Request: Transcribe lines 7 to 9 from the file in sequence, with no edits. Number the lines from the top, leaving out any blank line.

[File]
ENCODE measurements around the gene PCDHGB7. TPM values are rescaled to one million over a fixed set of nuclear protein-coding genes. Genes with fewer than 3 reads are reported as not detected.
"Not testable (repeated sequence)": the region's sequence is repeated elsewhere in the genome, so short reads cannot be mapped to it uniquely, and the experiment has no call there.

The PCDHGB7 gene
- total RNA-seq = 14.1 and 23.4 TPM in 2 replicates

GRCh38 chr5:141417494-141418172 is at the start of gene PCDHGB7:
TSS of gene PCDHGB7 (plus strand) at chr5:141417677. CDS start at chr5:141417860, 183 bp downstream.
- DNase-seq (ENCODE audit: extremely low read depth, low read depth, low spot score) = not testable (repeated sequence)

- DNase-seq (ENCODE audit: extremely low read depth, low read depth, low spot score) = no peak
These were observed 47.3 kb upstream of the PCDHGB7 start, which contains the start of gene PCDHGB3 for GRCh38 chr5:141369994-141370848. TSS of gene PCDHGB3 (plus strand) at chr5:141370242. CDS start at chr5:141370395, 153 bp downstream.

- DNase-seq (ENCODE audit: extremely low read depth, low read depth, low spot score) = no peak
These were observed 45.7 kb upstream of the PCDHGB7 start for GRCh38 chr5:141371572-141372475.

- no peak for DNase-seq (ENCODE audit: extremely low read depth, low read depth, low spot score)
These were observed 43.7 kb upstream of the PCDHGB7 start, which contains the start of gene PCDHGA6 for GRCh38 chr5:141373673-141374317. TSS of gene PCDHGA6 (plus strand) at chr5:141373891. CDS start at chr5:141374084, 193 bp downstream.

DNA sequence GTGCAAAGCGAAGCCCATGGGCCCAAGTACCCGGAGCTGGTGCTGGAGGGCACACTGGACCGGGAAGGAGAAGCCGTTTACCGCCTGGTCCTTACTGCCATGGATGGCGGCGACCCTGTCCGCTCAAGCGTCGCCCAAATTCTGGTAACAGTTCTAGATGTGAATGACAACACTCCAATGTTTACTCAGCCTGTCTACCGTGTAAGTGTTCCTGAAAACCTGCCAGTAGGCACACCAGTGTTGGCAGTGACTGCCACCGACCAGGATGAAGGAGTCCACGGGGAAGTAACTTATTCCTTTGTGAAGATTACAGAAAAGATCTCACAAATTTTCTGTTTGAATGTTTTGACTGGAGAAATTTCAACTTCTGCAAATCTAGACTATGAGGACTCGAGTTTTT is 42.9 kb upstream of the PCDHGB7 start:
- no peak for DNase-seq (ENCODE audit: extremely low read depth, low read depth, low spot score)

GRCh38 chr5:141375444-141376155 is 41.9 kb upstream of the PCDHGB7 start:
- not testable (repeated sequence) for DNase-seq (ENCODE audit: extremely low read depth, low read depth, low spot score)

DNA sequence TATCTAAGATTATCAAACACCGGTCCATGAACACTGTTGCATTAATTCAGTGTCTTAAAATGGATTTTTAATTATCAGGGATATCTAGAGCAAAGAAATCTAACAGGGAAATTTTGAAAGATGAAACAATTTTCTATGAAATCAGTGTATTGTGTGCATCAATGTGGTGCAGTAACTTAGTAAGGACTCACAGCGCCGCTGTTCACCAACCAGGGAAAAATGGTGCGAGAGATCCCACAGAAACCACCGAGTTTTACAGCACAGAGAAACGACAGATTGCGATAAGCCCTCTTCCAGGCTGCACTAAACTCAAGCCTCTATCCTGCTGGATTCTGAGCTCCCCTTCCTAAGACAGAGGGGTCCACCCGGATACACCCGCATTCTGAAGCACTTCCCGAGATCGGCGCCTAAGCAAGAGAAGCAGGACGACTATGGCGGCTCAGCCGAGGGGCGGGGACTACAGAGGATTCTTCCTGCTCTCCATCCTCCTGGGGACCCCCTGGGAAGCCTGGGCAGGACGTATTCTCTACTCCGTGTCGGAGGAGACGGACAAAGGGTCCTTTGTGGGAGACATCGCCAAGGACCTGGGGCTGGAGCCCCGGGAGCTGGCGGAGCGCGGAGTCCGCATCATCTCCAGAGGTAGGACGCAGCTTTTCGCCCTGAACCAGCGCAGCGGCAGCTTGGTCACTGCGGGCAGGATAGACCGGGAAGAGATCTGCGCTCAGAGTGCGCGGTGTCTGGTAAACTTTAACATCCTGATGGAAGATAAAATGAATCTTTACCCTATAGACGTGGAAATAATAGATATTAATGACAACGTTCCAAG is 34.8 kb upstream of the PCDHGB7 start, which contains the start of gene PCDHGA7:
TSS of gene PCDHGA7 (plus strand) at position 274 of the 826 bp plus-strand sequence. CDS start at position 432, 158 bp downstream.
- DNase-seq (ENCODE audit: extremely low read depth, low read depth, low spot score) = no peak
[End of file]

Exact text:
- DNase-seq (ENCODE audit: extremely low read depth, low read depth, low spot score) = not testable (repeated sequence)

- DNase-seq (ENCODE audit: extremely low read depth, low read depth, low spot score) = no peak
These were observed 47.3 kb upstream of the PCDHGB7 start, which contains the start of gene PCDHGB3 for GRCh38 chr5:141369994-141370848. TSS of gene PCDHGB3 (plus strand) at chr5:141370242. CDS start at chr5:141370395, 153 bp downstream.